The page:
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Corporate Partnerships ‘Time Critical’

14 March 2013 at 11:56 am
Staff Reporter
Timing is critical for Not for Profits to enter into a corporate partnership, a Not for Profit conference has been told.

Staff Reporter | 14 March 2013 at 11:56 am


Corporate Partnerships ‘Time Critical’
14 March 2013 at 11:56 am

Timing is critical for Not for Profits to enter into a corporate partnership, a Not for Profit conference has been told.

Partnerships expert, Hailey Cavill from Cavill & Co. was speaking at a breakout session at the CPA Not for Profit Conference in Melbourne attended by around 160 people. The CPA Conference is themed around the Not for Profit topics of Readiness, Resilience and Reform.

“Not for Profits must approach corporates during the early part of the year when marketing budgets are being determined if they hope to walk away with funding through a corporate partnership,” Cavill said.

“There are only eight weeks that matter in corporate partnerships – February and March.

“Timing is critical otherwise you’re just going to get crumbs.”

Cavill said that some charities are walking away with nothing from corporates when they are talking to the wrong person at the wrong time as marketing has the biggest ‘purse’ of corporate departments.

“Charities and Not for Profits can bring trust to a corporation that will increase consumers choice to buy their products.

“The reason why they partner with you is to unlock your trust dollars,” Cavill said. “Your good will and trust will rub off on them.”

Cavill said that NFPs should be prepared to charge companies for corporate volunteering which will come from the HR budget.

“It’s worth charging companies for the privilege of volunteering as there is a budget for it,” she told the conference.

According to Cavill, corporate volunteering helps engage a company’s staff and helps avoid the cost of retraining disengaged staff who leave the company.

“Charities also provide positive social media content for companies to engage audiences online.”

Cavill said that NFPs often change their language when communicating with corporates and that they should keep the emotion of their cause.

“It’s important to communicate what you do, it’s what the corporations are looking for,” she said.

Cavill said that the value in NFPs and charities partnering with corporations is the mass-marketing reach these companies have to spread your messages.

She said they will also let you share their resources that would otherwise be unimaginable for most charities.

Cavill told the conference that as a NFP brand becomes more well-known your fundraising and bequests will lift among other areas.

Not for Profits should enter into corporate partnerships as part of a long-term strategy," Cavill said.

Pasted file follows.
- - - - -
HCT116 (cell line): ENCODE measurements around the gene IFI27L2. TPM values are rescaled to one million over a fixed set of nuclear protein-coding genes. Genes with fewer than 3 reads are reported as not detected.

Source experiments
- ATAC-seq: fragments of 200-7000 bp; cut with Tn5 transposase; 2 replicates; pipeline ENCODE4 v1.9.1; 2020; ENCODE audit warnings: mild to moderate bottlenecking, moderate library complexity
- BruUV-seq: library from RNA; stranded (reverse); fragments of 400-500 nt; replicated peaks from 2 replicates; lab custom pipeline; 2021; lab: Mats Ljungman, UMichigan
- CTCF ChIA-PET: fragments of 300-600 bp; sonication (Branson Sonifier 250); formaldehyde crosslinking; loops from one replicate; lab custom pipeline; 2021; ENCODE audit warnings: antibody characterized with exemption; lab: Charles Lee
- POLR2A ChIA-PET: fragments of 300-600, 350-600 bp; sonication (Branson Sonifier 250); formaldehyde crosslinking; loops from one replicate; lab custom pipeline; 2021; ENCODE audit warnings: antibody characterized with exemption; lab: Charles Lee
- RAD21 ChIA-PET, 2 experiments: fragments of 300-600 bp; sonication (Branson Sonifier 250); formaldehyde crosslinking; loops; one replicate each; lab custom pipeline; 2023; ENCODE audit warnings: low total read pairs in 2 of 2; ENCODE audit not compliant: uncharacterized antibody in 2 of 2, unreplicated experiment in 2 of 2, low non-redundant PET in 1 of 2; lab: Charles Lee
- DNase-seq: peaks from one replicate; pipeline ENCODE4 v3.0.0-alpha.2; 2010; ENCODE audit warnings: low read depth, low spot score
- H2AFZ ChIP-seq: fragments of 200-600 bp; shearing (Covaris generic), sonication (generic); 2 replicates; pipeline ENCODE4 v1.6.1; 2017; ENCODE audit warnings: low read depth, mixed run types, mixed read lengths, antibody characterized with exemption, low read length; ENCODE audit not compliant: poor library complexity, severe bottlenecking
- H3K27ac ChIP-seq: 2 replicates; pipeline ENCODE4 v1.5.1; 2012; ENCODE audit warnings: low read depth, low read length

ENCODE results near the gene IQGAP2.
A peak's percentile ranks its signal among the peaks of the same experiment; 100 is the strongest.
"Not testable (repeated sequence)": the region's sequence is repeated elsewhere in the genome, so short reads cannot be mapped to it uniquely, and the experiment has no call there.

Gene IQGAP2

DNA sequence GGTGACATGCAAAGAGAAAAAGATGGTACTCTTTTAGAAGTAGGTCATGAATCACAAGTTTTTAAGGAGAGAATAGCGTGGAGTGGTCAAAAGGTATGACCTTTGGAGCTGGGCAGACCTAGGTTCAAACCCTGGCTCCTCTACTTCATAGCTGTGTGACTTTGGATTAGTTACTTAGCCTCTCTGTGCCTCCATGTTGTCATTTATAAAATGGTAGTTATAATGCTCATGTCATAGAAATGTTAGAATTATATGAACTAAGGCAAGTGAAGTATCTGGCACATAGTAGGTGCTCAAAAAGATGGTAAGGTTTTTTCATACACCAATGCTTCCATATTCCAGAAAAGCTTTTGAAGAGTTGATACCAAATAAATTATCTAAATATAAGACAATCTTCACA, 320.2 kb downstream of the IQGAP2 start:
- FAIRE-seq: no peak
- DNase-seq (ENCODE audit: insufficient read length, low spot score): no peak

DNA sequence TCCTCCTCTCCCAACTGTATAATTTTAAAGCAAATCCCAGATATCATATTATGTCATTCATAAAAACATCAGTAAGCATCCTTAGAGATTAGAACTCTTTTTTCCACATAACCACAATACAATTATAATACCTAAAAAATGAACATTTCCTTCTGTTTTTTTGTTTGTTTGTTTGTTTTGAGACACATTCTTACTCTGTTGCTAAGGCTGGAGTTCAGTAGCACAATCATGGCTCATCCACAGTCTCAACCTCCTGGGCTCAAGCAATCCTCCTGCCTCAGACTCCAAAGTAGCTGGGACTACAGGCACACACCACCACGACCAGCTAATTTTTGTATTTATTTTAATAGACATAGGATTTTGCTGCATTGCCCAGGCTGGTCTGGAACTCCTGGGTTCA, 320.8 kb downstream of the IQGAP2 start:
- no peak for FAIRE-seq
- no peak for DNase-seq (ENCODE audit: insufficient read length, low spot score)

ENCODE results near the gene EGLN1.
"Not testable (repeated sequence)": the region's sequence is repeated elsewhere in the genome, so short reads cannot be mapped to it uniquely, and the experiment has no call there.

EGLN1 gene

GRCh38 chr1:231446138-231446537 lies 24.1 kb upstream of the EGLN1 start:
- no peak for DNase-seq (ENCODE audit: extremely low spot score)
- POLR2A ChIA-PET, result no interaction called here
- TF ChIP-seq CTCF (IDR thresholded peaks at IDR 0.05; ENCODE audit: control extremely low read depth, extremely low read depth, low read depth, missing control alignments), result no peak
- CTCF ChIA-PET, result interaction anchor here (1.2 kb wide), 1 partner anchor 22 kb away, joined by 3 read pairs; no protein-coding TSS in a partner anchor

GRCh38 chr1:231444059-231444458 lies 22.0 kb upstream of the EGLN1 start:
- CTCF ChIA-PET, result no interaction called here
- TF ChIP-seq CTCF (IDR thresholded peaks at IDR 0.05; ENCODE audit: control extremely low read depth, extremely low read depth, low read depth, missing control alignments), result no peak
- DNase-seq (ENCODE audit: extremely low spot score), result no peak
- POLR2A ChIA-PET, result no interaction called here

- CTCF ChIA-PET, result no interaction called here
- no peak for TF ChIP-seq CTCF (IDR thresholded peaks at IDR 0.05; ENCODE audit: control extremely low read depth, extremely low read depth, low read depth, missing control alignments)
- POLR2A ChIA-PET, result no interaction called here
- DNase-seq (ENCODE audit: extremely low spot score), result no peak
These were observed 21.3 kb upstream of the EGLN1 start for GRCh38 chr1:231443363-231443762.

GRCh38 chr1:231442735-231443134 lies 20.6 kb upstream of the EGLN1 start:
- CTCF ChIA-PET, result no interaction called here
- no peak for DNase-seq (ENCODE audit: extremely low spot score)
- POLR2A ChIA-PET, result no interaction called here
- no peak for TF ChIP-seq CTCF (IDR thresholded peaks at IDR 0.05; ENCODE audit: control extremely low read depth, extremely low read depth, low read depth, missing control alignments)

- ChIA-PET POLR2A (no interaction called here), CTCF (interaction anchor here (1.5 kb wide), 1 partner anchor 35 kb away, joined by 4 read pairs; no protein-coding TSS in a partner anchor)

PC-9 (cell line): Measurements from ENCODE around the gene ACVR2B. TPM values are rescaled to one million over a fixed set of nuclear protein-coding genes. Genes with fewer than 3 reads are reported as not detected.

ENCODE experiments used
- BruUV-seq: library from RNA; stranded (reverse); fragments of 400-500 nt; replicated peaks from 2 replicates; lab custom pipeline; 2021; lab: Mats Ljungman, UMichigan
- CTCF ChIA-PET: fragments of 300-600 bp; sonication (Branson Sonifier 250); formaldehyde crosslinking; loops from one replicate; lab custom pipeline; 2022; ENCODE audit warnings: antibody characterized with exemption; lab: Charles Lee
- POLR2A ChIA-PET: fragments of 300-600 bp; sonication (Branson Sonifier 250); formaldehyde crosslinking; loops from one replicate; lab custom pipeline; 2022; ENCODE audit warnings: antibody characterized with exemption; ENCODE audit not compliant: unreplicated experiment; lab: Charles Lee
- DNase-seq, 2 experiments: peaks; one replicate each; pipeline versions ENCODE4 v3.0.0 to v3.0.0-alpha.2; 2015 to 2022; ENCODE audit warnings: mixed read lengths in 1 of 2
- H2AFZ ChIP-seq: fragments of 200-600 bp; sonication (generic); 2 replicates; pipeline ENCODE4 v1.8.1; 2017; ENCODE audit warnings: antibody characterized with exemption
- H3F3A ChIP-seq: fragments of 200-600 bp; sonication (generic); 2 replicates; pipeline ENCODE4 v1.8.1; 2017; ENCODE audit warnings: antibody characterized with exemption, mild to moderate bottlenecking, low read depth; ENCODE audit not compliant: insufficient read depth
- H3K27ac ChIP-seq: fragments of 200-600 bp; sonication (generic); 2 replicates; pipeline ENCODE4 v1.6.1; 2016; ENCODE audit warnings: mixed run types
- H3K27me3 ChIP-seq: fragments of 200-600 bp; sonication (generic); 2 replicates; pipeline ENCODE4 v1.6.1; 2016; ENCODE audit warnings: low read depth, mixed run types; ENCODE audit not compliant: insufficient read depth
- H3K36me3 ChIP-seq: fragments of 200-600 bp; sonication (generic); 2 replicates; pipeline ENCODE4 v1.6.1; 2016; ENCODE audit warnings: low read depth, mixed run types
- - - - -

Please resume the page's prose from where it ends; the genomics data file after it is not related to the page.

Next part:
“It’s not a short-term value,” she said. “You’ve got to have skills, staff to manage these partnerships over the long term.”

“Make sure you value your brand and don’t give it away for any less.”  

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  • Anonymous says:

    I’m glad that I was not at that conference session or I may have been the first heckler at a presentation !!

    While the advice given by Hailey Cavill might apply to Cavill & Co she should not be preaching it as the gospel according to all corporate partners.

    The better wording is the old financial investment addage: “Time in is far more important than timing getting in”. Savvy investing applies to cash as well as time and not all organisations operate on the same financial year, nor do they all allocate funds in the same manner. For some, February and March may be the very worst times but only hard work will reveal that from any one prospect. Therefore it is far more important (as Hailey did state further on) to get into a relationship for the long run and not to expect an instant pay-off. Relationships matter more than anything.

    As for volunteering, while some companies may disguise their team-building as charitable activity this does not apply to all and again, only by developing an open and honest line of communication with the right people will this be revealed. Then perhaps a charge may be appropriate but I have also seen it kill an otherwise good opportunity for a longer engagement.

    Yes, communicate honestly and openly and work hard on getting to know your partner but never ever assume that what works for one organisation will apply across the board and certainly don’t present it as such to a conference attended by so many.

  • Hailey Cavill says:

    I very much doubt that anonymous would have heckled – not even balsy enough to provide their name when criticising another! I made it very clear in my talk (which is on corporate partnerships NOT staff volunteering that for 75% of companies who operate on a July-June financial year, Feb/March is the right time to approach.

    I do not breach as gospel – but having brokered 39 partnerships worth $25m in 17 years, I do have considerable experience.


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